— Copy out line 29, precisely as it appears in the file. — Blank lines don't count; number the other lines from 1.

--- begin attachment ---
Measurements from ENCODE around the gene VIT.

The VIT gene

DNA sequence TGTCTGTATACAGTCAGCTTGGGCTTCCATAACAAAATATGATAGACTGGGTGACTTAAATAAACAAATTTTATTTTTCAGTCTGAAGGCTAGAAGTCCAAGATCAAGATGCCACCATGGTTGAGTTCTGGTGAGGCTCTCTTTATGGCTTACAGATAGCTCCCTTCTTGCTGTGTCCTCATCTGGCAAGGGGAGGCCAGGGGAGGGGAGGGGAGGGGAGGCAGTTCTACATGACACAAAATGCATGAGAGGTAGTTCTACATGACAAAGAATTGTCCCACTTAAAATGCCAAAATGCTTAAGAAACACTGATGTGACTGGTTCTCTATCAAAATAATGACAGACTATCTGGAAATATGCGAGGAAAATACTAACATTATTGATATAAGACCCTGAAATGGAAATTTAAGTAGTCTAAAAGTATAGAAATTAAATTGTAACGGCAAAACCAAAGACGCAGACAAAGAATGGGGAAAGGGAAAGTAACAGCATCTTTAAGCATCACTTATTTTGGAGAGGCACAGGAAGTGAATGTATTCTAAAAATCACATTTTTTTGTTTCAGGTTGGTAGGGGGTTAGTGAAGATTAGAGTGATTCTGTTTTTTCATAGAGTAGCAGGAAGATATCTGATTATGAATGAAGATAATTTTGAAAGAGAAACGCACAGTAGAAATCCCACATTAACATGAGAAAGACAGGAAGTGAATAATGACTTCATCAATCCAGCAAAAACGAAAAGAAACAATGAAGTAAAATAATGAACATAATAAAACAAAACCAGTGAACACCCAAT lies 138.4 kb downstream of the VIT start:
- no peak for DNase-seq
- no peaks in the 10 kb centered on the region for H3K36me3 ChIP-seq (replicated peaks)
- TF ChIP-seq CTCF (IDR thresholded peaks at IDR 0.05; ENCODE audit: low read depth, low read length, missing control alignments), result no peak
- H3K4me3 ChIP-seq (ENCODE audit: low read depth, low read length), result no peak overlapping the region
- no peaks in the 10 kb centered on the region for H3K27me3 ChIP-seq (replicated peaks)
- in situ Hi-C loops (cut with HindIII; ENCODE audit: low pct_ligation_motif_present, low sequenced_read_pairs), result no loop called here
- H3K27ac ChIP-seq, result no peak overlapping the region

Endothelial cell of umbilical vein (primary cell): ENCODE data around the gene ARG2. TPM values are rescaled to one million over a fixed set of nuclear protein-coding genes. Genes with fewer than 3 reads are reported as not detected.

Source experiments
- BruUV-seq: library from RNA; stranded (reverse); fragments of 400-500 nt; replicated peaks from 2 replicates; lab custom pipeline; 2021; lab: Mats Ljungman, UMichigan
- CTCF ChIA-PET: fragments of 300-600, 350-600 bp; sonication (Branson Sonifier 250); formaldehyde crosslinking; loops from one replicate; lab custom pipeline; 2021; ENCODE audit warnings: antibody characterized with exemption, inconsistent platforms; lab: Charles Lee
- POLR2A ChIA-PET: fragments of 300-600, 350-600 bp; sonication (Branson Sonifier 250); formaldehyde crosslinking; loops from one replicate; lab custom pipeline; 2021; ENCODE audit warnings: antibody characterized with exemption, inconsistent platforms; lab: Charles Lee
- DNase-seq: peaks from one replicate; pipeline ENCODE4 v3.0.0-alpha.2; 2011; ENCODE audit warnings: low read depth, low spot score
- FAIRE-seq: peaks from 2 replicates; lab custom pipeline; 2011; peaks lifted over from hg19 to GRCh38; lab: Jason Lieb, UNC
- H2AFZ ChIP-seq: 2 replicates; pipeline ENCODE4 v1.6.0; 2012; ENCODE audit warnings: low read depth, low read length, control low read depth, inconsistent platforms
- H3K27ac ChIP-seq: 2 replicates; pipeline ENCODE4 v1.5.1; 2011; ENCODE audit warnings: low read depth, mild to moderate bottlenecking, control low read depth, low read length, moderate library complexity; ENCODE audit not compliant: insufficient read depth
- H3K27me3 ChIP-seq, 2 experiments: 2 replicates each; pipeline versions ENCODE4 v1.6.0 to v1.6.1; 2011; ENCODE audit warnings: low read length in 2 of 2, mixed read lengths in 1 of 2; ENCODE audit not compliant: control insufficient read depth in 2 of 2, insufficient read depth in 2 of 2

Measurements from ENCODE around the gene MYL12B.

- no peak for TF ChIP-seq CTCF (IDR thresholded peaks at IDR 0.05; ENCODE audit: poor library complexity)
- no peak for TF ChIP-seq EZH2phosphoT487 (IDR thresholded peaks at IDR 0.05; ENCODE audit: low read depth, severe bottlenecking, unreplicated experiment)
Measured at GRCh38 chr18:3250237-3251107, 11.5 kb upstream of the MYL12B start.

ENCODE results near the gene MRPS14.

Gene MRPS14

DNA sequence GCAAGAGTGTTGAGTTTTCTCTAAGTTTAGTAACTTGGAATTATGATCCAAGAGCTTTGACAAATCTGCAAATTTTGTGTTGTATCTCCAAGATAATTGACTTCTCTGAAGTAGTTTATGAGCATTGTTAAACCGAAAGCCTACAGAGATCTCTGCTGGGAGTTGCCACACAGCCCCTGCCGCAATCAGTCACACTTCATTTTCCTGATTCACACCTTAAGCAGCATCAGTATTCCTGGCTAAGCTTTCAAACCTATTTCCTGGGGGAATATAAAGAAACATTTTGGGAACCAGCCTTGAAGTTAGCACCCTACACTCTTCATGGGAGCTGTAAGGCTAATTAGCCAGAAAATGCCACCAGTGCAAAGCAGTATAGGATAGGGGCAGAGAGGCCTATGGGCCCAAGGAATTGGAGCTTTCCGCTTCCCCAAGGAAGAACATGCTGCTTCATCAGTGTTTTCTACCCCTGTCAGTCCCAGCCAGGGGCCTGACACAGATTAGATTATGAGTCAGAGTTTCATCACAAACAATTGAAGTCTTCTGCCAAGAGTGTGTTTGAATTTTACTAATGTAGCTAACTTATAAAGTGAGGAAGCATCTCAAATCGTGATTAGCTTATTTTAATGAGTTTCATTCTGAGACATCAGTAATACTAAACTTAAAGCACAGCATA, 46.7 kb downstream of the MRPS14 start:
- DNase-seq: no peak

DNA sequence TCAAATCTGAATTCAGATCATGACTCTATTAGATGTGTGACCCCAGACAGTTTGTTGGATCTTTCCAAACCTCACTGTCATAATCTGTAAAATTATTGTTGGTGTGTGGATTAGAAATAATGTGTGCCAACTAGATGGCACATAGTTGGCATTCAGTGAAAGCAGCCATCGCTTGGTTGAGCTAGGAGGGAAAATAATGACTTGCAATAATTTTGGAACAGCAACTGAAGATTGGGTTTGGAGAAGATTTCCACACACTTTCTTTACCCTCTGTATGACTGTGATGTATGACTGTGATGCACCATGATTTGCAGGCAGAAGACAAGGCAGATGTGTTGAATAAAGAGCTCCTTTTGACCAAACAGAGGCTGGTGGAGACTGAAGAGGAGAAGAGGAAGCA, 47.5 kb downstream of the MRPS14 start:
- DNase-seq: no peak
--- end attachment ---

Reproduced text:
DNA sequence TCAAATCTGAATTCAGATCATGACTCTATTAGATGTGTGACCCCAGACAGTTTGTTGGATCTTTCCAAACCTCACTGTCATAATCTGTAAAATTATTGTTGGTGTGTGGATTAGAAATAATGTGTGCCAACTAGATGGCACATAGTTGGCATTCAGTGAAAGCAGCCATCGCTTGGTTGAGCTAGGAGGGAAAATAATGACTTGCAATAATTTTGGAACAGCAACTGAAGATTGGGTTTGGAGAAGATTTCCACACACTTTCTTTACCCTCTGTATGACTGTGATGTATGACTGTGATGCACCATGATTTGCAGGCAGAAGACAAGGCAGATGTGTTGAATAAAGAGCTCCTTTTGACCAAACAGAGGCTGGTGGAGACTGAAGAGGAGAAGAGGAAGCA, 47.5 kb downstream of the MRPS14 start: